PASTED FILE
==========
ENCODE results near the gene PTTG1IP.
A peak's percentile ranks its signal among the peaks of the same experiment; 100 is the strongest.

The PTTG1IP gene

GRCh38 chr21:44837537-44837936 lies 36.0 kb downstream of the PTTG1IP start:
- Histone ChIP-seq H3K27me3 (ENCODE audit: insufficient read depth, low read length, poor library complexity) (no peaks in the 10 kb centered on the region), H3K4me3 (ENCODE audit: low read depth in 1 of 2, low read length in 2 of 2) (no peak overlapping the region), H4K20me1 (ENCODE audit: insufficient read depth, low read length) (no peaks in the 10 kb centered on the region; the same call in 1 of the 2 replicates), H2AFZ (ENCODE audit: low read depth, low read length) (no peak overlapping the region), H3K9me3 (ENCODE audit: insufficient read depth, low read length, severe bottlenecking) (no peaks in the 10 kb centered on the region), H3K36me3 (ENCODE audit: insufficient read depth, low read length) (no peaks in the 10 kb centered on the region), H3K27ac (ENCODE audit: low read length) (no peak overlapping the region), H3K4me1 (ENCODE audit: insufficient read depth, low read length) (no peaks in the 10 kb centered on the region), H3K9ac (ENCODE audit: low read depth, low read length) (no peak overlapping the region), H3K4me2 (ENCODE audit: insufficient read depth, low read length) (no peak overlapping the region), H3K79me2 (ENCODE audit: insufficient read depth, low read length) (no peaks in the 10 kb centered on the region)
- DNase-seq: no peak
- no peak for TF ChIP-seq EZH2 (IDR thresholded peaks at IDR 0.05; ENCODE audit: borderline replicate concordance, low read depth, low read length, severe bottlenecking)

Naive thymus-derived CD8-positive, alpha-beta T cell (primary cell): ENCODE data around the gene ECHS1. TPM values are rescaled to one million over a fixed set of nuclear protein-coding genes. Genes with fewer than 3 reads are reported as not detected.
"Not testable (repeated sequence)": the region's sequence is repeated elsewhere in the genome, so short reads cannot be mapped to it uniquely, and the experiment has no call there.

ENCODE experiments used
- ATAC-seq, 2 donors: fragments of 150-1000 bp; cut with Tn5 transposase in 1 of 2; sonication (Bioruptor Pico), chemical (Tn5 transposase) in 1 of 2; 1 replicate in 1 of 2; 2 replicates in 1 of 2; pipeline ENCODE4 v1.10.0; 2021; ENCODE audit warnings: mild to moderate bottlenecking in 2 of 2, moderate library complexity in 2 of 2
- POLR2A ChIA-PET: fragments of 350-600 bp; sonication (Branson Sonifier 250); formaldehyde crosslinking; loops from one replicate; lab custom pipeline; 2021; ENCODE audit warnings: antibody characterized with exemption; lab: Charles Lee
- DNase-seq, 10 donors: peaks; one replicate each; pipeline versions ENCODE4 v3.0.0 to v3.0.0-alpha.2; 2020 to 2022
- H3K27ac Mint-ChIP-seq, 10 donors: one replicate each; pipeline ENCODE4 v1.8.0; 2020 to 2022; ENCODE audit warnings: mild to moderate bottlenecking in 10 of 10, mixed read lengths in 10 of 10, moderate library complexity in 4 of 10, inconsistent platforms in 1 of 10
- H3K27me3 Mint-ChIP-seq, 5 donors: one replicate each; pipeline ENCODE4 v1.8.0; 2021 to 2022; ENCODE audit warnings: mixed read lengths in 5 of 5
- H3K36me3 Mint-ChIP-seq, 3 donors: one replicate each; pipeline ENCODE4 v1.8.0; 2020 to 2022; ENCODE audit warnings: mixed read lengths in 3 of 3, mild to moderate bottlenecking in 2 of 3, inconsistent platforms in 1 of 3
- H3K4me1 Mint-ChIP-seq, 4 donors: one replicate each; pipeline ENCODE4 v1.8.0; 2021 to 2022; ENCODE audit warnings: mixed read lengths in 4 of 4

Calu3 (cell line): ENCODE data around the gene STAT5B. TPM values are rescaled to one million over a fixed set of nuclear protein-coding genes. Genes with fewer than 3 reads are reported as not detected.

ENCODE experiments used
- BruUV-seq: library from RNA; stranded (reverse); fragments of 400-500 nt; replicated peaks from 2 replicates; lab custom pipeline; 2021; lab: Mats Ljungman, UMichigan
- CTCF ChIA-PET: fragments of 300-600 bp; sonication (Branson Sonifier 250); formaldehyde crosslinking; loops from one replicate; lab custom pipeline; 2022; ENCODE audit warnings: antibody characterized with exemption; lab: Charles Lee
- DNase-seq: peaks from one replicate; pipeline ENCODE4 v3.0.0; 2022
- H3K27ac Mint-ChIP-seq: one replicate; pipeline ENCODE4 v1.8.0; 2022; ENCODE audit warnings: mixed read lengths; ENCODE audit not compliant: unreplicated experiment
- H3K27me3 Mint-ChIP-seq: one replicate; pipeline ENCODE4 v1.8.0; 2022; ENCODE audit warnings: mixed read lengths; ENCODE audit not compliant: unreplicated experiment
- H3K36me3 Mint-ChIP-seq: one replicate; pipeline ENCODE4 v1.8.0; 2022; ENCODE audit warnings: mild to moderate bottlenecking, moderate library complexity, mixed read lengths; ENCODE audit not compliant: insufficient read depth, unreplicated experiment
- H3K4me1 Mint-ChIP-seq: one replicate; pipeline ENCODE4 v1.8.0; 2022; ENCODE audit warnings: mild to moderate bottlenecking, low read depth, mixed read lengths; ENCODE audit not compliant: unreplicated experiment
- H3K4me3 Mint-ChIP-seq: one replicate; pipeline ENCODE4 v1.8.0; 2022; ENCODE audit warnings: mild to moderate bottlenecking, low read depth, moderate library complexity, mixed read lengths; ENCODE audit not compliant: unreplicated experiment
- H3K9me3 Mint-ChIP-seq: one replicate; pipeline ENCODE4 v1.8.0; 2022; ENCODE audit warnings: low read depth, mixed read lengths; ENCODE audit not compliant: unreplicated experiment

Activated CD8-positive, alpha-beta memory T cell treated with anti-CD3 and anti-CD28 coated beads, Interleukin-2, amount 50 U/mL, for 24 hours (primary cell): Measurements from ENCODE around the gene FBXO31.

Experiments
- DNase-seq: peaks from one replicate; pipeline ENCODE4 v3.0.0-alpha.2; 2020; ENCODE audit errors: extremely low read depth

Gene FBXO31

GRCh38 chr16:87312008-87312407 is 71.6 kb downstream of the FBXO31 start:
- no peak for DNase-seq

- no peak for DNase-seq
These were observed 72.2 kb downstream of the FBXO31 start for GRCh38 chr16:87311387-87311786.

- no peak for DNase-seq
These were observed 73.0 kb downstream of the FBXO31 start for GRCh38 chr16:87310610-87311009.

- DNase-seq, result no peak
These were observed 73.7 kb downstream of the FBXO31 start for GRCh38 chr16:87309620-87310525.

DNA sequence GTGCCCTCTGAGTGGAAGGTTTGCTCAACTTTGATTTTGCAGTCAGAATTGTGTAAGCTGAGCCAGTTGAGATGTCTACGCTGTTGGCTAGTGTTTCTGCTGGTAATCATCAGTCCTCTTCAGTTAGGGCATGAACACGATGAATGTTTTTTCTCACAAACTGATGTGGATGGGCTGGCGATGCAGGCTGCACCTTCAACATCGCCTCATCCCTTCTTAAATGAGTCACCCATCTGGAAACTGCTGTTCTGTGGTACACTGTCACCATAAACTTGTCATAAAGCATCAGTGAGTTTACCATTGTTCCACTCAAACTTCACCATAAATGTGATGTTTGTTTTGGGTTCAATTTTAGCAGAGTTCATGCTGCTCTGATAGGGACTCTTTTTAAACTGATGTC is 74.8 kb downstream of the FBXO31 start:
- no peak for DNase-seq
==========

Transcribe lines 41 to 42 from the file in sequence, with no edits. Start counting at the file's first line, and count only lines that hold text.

DNA sequence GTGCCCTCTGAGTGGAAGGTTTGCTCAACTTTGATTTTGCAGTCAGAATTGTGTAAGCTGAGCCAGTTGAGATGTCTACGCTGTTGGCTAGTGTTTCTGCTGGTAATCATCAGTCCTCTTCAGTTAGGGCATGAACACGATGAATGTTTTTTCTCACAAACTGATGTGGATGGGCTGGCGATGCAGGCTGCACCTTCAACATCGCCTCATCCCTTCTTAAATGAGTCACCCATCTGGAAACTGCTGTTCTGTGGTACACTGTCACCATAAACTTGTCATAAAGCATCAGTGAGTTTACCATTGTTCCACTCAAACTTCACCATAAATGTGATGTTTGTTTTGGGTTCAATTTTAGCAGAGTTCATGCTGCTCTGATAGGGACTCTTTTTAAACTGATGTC is 74.8 kb downstream of the FBXO31 start:
- no peak for DNase-seq